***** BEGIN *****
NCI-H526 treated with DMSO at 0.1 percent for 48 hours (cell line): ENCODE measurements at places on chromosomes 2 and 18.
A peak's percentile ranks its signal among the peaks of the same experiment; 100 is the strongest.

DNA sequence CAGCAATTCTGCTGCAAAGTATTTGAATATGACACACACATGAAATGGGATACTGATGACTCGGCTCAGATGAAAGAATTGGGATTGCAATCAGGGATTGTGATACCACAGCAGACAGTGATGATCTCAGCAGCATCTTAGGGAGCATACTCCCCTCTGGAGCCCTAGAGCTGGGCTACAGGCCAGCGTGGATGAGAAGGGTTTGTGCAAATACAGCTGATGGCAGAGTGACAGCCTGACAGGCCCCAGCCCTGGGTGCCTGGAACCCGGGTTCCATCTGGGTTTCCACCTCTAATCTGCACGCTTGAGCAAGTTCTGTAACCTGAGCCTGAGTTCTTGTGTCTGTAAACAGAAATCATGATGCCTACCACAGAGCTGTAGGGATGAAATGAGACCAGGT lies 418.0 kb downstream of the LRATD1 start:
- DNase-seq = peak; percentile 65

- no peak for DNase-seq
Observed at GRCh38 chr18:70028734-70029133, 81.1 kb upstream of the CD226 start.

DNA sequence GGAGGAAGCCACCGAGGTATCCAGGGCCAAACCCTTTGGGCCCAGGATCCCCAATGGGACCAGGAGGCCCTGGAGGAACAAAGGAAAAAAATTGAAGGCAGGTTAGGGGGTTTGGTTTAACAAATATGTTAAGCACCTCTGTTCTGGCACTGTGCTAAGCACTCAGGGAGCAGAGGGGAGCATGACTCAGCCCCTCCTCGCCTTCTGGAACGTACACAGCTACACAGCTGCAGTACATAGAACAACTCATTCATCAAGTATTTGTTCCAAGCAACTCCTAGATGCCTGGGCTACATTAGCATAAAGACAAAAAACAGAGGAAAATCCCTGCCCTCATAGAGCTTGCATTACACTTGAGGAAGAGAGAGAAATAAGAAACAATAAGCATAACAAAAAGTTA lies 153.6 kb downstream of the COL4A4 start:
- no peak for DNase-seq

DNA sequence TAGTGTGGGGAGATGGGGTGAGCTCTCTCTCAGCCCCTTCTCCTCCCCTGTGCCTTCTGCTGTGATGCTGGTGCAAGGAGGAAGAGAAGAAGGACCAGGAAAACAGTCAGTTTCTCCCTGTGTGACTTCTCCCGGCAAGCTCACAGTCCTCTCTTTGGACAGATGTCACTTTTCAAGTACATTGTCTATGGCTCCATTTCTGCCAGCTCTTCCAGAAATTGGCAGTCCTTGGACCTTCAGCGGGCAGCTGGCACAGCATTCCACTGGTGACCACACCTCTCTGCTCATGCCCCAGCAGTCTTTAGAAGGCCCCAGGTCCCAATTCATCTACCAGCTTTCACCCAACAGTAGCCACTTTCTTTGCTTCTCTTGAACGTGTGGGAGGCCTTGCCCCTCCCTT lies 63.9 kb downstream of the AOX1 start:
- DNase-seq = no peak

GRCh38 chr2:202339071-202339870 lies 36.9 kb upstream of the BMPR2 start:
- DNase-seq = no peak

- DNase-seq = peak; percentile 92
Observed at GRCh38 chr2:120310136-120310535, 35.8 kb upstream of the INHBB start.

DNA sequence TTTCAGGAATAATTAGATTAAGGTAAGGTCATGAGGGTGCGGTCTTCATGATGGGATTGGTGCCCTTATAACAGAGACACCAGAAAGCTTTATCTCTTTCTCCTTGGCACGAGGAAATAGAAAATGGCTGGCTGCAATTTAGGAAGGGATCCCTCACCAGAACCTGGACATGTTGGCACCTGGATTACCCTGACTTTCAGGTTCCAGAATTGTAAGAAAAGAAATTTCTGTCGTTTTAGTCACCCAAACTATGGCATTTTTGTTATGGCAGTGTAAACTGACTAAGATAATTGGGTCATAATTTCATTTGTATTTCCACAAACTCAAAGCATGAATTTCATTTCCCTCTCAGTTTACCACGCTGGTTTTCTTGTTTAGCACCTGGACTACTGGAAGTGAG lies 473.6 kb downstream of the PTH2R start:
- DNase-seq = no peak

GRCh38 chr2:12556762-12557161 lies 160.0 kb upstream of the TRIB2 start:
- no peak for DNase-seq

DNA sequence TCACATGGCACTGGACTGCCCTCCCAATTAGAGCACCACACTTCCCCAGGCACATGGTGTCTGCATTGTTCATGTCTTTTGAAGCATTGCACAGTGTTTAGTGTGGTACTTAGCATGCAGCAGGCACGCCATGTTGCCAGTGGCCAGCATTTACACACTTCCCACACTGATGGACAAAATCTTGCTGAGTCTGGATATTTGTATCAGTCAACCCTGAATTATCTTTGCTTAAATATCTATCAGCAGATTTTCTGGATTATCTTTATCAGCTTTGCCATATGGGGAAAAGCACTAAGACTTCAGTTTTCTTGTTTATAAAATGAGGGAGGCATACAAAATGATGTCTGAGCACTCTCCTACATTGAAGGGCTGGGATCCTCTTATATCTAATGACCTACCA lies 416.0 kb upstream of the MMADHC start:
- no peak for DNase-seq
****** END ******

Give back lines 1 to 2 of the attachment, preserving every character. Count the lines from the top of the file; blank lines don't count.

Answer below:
NCI-H526 treated with DMSO at 0.1 percent for 48 hours (cell line): ENCODE measurements at places on chromosomes 2 and 18.
A peak's percentile ranks its signal among the peaks of the same experiment; 100 is the strongest.